Other firms, including European car makers operating factories in China or through joint ventures, will also have to pay more to bring electric cars into the EU.

Those deemed to have cooperated with the probe will face an extra duty of 20.8%, while those EU investigators see as non-cooperative will pay the higher tariff of 37.6%.

US-based Tesla, which is the biggest exporter of electric vehicles from China to Europe, has asked for an individually calculated rate which EU officials have said will be determined at the end of the investigation.

Still, the firm has posted a notice on some of its European websites, that prices for its Shanghai-made Model 3 could increase due to the new tariffs.

Last year, businessman Lars Koopmann, who lives in the motor industry powerhouse that is Germany, bought a China-made Tesla Model Y.

Mr Koopmann says he particularly enjoyed the car’s high-tech features, such as the large touch screen.

“Price was also a big factor that set it apart from premium German brands,” Mr Koopmann says.

“If the tariffs had been in place, they would have always affected my decision.”
Localising production

While some China-based exporters will be better off than others, it is clear from the European Commission’s plans that all of them will be facing higher costs when shipping to Europe.

The hardest hit “will be SAIC brands like MG… as well as joint ventures between foreign and Chinese firms in China, which often have narrower profit margins on the cars they export to Europe,” Rhodium says.

“The biggest beneficiaries of the duties are European-based producers with limited China exposure, such as Renault.”

In other words, the duties are likely to do as the EU hopes they would – cut the number of Chinese-made EVs coming into the region, easing pressure on local manufacturers.

There is also another result of the move – some big Chinese EV firms are planning to build production capacity in the EU, which could help shield them from the new duties.

Work on BYD’s first European factory is well under way in Hungary and production is expected to begin there by the end of next year.

Chinese car maker, Chery, has recently signed a joint-venture deal with a Spanish firm that will see the two companies making EVs and other types of cars in Barcelona.

And, SAIC is looking to secure a site for its first factory in Europe.

“It’s a well architected plan to encourage companies to shift their investments to the EU, instead of relying on exporting from China,” said Bill Russo, from Shanghai-based consulting group Automobility.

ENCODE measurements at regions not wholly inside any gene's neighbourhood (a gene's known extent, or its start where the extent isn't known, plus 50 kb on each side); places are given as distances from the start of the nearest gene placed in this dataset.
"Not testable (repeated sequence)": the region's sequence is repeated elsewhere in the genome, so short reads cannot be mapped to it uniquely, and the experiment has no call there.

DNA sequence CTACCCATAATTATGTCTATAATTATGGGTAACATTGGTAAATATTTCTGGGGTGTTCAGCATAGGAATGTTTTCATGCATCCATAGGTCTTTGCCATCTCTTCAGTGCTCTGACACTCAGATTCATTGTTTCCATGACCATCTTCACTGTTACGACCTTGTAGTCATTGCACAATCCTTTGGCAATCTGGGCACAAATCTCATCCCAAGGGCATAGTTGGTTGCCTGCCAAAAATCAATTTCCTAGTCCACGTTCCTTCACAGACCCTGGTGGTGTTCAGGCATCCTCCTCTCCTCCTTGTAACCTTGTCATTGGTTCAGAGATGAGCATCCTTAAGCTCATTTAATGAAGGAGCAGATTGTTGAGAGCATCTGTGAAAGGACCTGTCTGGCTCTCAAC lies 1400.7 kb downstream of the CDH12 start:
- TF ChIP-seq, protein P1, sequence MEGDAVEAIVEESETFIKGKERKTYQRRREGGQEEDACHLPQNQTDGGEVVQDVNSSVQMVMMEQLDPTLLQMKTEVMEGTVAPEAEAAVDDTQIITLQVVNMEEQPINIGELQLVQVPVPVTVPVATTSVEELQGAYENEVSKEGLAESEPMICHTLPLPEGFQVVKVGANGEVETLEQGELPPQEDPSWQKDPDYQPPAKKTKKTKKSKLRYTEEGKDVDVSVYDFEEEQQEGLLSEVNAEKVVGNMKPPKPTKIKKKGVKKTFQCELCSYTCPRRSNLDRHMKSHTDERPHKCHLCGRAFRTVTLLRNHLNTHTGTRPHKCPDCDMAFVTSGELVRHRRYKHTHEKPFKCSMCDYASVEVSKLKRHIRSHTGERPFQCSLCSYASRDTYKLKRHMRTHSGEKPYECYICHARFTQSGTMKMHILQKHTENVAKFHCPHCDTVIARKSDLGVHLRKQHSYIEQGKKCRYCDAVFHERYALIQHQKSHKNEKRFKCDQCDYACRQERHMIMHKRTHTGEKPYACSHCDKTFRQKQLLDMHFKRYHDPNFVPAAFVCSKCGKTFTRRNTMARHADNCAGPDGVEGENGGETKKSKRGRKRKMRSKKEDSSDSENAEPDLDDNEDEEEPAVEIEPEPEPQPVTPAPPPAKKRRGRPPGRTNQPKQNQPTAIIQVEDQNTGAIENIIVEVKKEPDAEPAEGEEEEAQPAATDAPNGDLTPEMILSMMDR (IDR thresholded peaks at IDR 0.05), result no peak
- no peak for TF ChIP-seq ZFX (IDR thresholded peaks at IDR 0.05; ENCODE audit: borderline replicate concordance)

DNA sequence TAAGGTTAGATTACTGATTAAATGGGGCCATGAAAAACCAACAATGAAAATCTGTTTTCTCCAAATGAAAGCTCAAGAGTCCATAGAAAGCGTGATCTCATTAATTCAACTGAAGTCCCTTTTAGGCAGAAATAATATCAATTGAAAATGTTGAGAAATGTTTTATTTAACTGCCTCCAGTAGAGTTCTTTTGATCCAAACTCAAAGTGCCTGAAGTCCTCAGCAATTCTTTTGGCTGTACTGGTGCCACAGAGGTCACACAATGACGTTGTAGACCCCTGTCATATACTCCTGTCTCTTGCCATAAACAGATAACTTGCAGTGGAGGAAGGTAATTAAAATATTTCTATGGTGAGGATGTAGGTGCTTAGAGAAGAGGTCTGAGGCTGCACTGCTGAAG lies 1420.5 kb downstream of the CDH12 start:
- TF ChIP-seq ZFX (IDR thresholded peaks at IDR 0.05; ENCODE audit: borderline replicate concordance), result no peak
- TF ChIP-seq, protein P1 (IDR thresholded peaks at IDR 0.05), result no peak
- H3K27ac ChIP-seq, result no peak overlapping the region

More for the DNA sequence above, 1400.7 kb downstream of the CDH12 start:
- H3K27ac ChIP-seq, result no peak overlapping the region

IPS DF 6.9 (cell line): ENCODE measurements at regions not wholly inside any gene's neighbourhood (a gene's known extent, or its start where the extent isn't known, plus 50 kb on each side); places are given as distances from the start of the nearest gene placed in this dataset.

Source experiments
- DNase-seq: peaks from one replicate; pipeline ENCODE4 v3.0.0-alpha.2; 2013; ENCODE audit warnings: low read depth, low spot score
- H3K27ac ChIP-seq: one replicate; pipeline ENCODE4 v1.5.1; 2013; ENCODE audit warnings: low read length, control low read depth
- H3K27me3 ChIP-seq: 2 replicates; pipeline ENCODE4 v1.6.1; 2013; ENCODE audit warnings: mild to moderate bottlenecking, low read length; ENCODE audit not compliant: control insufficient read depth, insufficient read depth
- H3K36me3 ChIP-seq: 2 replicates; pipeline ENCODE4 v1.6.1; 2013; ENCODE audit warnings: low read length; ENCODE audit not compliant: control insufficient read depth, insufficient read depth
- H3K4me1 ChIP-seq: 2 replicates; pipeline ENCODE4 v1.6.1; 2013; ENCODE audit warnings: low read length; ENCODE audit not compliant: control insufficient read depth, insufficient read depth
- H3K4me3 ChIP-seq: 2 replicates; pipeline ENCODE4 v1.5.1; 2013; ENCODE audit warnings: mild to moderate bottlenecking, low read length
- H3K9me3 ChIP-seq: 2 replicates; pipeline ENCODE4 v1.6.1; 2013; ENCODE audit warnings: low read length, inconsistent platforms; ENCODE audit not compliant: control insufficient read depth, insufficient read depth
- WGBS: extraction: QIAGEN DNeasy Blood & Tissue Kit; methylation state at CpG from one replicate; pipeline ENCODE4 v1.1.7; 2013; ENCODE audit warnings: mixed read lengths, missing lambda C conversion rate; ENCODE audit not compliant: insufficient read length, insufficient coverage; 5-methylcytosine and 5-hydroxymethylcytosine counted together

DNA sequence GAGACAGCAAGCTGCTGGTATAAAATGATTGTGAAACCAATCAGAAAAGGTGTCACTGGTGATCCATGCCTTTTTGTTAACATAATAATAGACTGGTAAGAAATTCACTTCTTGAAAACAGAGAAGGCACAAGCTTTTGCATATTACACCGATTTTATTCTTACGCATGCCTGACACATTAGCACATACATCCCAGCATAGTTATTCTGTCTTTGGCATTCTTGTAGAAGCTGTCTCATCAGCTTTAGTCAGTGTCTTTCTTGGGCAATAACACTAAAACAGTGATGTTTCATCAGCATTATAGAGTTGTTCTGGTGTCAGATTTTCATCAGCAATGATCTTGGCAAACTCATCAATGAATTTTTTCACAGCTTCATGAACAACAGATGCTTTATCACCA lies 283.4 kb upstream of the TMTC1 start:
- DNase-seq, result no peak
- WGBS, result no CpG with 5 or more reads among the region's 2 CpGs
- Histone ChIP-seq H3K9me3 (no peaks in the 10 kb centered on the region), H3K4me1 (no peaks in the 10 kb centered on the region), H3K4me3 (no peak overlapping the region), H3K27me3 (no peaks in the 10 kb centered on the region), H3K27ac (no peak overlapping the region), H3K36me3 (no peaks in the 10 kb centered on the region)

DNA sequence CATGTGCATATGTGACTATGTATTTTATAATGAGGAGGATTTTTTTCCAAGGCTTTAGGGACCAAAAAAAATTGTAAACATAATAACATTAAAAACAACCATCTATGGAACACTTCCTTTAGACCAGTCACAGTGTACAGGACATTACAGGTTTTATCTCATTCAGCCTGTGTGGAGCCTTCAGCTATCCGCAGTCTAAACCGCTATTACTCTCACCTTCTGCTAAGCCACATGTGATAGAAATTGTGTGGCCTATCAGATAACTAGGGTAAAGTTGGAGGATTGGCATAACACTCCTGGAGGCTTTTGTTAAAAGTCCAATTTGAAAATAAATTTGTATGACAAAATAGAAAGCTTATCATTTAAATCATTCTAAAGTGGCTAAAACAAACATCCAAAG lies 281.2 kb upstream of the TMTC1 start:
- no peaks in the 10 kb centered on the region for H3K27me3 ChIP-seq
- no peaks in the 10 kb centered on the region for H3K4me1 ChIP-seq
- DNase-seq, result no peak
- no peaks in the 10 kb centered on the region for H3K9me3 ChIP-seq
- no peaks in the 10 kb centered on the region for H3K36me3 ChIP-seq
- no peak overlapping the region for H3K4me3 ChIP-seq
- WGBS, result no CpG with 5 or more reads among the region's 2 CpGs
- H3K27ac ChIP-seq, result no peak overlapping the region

“The fact that some companies are taxed higher than others is a signal that they will make the penalty higher or lower based on the degree the company is committed to investing in the EU.”

The West says China makes too much. Its workers disagree

The Chinese government placed its bet on EVs early on.

According to the Center for Strategic and International Studies, between 2009 and 2023 more than $230bn (£181bn) of state support was pumped into the industry.

As a result its EV industry has become world leading.

The International Energy Agency says China accounted for more than 60% of the world’s new electric car sales last year.

While the vast majority of EVs produced in China are sold domestically, overseas markets, and particularly Europe, have become increasingly important.

“Exports are the profitable segment,” said Rhodium’s senior analyst, Gregor Sebastian.

“The EU tariffs will hurt China’s EV industry because these exports help recover losses from China’s domestic price war.”

Meanwhile, the world’s second largest economy is struggling to shake off an economic slowdown in the wake of the pandemic and an ongoing property crisis.

Faced with lower domestic consumption and investment levels, China is trying to “export its way out” of the slump, says Alicia Garcia-Herrero, chief economist for the Asia Pacific region at investment bank Natixis.

And Beijing is placing yet another large bet on EVs by making the industry one of its “New Three” growth drivers – a government blueprint for reviving the economy that also relies on exports of batteries and renewable energy.

However, with major markets like the US, the EU and others imposing tariffs and other barriers, it looks like China’s latest gamble could deepen trade tensions with some of its largest trading partners.